Treasury Yields and Dollar Part Ways as Risk Appetite Rebounds

(Bloomberg) -- As global risk assets regain momentum, investors are driving Treasury yields toward seven-year highs and dumping the dollar at the same time.

The greenback fell as much as 0.6 percent Thursday even as benchmark 10-year yields touched 3.09 percent, the highest level since May, and U.S. stocks rose to fresh records. While rising rates typically buoy the currency, a renewed appetite for risk is pulling that relationship apart. The message is simple according to Deutsche Bank AG’s Alan Ruskin: while strong U.S. and global equity markets are supporting yields, demand for emerging-market currencies and other risk assets is hurting the dollar.

“Put the two together and you get a weaker dollar associated with higher dollar yields,” Ruskin, global co-head of foreign-exchange research, wrote in a note.

Treasury Yields and Dollar Part Ways as Risk Appetite Rebounds

The march higher in Treasury yields is also coming as traders adjust expectations for U.S. rate hikes closer to the Federal Reserve’s path. Yet, focus is starting to shift on the tightening prospects of other developed nations, diminishing the dollar’s appeal in an otherwise “very bullish set up,” according to Brad Bechtel, global head of foreign exchange at Jefferies LLC.

“We are likely to see this theme of ‘buy everything else’ re-emerge back to the forefront of the market’s mindset,” Bechtel wrote in a note to clients. “This will help EM rally, G-10 as well, and put some slight downward pressure on USD.”

Thursday’s dollar selloff came on the heels of an overnight interest-rate hike from Norway’s central bank and the Swiss National Bank stopping short of toughening its rhetoric on a recent bout of franc strength. With Australia and Sweden looking for their next move in rates to be higher and the European Central Bank indicating a hike is possible as early as next summer, the greenback could remain under pressure in the months ahead, Bechtel said.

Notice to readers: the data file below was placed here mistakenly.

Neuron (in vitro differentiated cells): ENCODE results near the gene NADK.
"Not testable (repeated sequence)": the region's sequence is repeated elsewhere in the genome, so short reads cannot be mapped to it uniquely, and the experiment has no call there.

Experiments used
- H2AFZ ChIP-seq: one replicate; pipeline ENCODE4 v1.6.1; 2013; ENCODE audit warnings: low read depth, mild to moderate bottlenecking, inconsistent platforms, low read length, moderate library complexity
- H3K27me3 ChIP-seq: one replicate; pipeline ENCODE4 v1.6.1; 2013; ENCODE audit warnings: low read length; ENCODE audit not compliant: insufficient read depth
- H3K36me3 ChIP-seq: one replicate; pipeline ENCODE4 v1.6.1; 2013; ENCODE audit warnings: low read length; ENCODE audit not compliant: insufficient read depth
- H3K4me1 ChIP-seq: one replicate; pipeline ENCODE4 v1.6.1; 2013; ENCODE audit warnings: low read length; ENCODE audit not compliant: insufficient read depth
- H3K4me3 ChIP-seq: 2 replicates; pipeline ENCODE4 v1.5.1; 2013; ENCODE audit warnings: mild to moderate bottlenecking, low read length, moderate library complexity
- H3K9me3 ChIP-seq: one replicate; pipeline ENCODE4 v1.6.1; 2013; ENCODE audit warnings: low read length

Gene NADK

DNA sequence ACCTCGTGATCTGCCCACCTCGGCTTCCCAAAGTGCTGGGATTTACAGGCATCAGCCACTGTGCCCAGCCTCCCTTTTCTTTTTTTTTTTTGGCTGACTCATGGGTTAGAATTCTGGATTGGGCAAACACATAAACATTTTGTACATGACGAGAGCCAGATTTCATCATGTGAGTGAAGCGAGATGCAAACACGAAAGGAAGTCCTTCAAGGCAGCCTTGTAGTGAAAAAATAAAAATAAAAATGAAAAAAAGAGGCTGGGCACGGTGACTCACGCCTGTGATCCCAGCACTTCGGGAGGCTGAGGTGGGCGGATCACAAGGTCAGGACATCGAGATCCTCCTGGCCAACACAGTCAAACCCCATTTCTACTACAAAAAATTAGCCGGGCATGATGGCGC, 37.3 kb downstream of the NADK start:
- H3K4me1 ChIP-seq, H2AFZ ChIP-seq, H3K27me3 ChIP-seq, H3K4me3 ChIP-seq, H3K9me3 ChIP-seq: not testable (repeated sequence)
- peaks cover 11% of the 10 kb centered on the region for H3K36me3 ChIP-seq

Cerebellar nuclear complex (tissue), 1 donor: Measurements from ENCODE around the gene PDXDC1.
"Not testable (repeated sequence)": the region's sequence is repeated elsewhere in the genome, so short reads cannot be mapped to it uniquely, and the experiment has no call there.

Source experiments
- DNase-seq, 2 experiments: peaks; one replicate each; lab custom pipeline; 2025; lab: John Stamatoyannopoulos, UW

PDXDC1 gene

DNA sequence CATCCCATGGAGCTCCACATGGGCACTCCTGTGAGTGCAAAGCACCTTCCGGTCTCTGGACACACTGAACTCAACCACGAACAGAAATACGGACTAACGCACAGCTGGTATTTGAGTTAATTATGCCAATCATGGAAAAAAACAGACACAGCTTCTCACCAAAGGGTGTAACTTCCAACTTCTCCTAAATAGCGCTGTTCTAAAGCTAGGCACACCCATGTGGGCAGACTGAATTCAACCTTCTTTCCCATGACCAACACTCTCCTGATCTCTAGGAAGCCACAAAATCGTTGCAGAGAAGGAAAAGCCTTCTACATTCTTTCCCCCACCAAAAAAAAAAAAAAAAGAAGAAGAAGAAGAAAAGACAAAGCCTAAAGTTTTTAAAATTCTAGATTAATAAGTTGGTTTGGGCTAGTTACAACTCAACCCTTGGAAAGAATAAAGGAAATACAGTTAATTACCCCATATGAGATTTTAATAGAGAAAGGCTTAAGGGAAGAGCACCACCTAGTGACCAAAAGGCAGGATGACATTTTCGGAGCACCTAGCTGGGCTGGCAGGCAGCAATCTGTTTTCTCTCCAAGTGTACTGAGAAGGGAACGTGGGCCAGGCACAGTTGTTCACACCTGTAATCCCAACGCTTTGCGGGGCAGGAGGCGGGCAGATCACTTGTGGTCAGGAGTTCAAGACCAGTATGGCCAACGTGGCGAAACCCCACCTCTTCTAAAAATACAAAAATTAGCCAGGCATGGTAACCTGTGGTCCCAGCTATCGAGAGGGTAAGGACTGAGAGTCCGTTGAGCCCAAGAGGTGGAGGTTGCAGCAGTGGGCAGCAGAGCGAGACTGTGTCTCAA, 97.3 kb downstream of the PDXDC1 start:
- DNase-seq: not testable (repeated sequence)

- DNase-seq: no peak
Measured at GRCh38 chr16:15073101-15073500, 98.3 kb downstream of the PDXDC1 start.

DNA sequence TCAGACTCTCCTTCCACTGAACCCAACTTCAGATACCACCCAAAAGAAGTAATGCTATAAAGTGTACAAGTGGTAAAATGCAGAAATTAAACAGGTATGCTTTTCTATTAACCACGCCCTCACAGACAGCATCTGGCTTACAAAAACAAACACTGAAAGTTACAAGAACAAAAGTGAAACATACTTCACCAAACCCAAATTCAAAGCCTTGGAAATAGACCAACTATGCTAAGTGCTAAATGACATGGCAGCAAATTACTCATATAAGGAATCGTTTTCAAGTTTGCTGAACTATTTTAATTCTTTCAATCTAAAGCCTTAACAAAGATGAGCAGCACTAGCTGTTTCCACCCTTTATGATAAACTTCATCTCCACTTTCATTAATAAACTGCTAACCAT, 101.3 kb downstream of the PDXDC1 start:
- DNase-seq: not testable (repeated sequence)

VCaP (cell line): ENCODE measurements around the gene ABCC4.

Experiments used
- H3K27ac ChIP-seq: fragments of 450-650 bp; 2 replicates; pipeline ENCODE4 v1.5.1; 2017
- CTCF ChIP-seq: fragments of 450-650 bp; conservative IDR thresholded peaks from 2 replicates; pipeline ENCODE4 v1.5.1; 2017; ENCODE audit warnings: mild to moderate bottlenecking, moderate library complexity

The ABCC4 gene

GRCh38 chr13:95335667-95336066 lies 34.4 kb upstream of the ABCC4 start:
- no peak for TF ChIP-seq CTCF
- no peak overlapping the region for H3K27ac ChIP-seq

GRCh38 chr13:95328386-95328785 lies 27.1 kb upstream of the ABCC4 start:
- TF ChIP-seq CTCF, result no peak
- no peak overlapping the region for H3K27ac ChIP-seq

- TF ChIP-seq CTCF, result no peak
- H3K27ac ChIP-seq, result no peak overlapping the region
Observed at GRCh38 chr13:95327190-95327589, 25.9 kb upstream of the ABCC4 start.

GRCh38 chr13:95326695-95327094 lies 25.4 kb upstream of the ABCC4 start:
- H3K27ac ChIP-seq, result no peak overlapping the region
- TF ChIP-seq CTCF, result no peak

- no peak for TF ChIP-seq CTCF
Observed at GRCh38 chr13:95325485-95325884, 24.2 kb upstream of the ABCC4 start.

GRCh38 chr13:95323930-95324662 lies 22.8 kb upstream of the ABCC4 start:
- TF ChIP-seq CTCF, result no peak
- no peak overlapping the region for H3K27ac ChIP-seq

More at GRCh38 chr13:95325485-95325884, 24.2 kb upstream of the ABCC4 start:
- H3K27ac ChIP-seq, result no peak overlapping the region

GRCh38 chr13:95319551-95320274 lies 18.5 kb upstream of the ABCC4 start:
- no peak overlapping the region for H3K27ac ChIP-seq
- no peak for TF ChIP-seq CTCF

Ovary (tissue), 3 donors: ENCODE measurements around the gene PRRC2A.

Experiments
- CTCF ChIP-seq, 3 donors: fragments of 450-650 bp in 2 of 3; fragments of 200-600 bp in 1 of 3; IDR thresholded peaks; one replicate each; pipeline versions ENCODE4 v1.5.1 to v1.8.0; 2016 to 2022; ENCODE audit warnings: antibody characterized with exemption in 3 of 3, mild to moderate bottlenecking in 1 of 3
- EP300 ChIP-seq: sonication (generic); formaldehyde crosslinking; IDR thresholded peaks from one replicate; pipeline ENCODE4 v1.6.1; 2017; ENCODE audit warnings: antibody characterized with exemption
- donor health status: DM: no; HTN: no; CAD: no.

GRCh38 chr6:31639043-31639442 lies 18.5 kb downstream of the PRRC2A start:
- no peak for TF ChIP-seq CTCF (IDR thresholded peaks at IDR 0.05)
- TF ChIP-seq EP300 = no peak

A combination of robust U.S. economic growth and haven flows have buoyed the dollar by roughly 5 percent since mid-April. However, the currency has tumbled nearly 2 percent since its 2018 peak reached in August as emerging-market turmoil ebbs and global growth firms. The dollar’s biggest losses Thursday came against the British pound and Swedish krona after unexpectedly strong U.K. retail sales and growing Swedish rate hike bets.

Even with fed funds futures showing that markets view a Fed rate hike next week as a near certainty, analysts and investors doubt it will lend much support to a floundering greenback.

That trend, however, may come to an end if Treasury yields break above this year’s highs.

“If the U.S. 10-year yield breaks into new terrain, through the cycle high above 3.13 percent, it will likely put an end to the short EM squeeze, and become a factor in its own right having a negative risk impact,” Ruskin said.

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